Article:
The retirement system’s essential service
The New Hampshire Retirement System deserves much praise for its efforts in keeping at least portions of corporate America on the straight and narrow.
The retirement system, as New Hampshire Business Review’s Bob Sanders reports on our front page, has taken the lead in several class action shareholder suits – suits that have had an all-too-unfortunate ring to them in recent years. they all involve some kind of misleading by executives on profits and revenues and other bookkeeping matters.
Most of the companies are not well known, but one certainly is: AT&T.
It turns out, according to the retirement system, that Ma Bell concealed massive service failures to its major corporate long-distance customers and made up bogus wireless accounts in an attempt to artificially inflate revenues before spinning off its wireless division, a move that brought the company billions of dollars.
The most disappointing aspect of the charges is that they involve a company that was once as solid and reliable as any corporation that walked the earth. But no longer, according to the suit. In fact, if the charges are correct, the company was acting much in the way Enron, WorldCom, HealthSouth and other assorted corporate criminals have acted.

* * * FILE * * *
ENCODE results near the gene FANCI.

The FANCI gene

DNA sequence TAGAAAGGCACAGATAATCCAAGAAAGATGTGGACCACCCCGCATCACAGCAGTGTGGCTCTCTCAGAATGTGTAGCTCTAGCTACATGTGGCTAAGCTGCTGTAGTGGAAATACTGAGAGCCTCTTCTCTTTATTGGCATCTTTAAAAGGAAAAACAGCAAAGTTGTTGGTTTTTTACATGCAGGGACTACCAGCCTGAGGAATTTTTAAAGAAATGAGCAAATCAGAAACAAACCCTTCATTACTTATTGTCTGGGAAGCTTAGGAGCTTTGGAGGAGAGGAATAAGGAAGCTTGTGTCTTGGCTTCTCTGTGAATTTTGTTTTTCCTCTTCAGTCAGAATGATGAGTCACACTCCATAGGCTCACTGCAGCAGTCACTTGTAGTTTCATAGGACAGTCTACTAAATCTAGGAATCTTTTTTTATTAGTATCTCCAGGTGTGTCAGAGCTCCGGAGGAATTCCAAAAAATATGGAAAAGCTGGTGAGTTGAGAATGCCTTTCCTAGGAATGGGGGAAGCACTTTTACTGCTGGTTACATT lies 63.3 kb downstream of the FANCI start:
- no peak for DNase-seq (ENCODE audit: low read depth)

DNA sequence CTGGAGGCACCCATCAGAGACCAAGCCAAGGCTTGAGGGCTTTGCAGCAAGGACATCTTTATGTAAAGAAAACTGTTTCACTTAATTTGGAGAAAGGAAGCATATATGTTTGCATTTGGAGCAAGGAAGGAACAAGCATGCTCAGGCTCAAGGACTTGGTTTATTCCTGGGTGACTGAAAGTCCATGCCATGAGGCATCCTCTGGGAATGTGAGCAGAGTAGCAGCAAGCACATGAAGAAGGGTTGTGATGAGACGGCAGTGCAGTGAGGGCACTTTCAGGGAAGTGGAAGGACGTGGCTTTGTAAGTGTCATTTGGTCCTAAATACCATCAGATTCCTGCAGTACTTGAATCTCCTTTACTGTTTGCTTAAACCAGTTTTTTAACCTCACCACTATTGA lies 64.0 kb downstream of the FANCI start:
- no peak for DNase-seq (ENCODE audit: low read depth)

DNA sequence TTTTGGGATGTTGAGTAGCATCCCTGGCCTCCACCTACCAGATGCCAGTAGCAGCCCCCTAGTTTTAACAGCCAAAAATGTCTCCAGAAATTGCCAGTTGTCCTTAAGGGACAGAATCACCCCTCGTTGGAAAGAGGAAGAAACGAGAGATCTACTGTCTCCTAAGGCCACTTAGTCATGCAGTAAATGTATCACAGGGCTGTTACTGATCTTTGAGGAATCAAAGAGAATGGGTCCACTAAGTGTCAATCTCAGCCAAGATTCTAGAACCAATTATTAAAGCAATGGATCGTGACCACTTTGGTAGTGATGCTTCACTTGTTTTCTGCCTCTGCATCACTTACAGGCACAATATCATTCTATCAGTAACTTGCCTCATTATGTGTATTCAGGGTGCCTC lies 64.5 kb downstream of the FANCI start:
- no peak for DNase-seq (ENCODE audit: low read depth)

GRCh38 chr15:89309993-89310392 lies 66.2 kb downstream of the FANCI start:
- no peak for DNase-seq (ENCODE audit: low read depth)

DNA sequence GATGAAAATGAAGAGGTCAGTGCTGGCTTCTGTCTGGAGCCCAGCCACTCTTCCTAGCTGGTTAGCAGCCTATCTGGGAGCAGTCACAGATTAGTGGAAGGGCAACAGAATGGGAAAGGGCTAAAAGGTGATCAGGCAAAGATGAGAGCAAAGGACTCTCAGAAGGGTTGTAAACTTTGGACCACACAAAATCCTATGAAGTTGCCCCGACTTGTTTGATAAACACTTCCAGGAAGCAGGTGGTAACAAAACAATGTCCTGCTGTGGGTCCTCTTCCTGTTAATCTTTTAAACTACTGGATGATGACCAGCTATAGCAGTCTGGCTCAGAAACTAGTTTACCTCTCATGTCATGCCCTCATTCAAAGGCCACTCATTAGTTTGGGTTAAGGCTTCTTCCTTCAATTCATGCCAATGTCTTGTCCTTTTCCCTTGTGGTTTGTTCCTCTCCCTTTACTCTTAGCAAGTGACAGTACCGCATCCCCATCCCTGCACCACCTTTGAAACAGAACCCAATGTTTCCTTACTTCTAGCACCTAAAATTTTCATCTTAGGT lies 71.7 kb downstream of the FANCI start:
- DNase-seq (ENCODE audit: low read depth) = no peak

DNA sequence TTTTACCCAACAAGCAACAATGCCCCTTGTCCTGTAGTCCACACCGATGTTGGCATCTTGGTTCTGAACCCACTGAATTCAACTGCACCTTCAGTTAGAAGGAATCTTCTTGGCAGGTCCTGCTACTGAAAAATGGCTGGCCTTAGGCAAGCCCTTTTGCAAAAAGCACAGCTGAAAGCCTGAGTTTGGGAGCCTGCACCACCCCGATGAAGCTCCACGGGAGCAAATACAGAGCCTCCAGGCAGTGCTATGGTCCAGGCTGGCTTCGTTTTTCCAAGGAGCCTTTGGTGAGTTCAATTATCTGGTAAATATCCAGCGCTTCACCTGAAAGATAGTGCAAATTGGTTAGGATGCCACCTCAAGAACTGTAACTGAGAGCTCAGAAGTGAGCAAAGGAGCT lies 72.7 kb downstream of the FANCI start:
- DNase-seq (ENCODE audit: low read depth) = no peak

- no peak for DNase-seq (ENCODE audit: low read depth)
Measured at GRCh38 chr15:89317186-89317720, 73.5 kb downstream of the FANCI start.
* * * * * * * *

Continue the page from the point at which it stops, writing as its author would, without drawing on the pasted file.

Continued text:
Of course, the retirement system has been seeking monetary damages in its suits, or at least attempting to recover some of the millions it has lost in investments it says were made based on bogus information. But to its credit, it’s not stopping there. The system has been using the suits to seek corporate reforms at the defendant companies “so it won’t happen again,” says the system’s attorney, Alan Cleveland.
The retirement system’s actions are a model for other large pension funds, many of which have been following the same strategy already. If shareholders – particularly large shareholders – play a vigilant, active role in making sure corporations play by the rules, it’s guaranteed that they will.
The state of New Hampshire could be playing an even larger role in the necessary battle for corporate governance. Unfortunately, except for a brief moment in time, we have yet to hear from the people at the Center of Corporate Responsibility and Corporate Citizenship, the center that was funded by a $5 million civil settlement with Tyco International in the wake of revelations about its board’s misdeeds.
In fact, more than a year and a half later, we’re still waiting to hear from the center – whose work is needed at this moment, not years from now.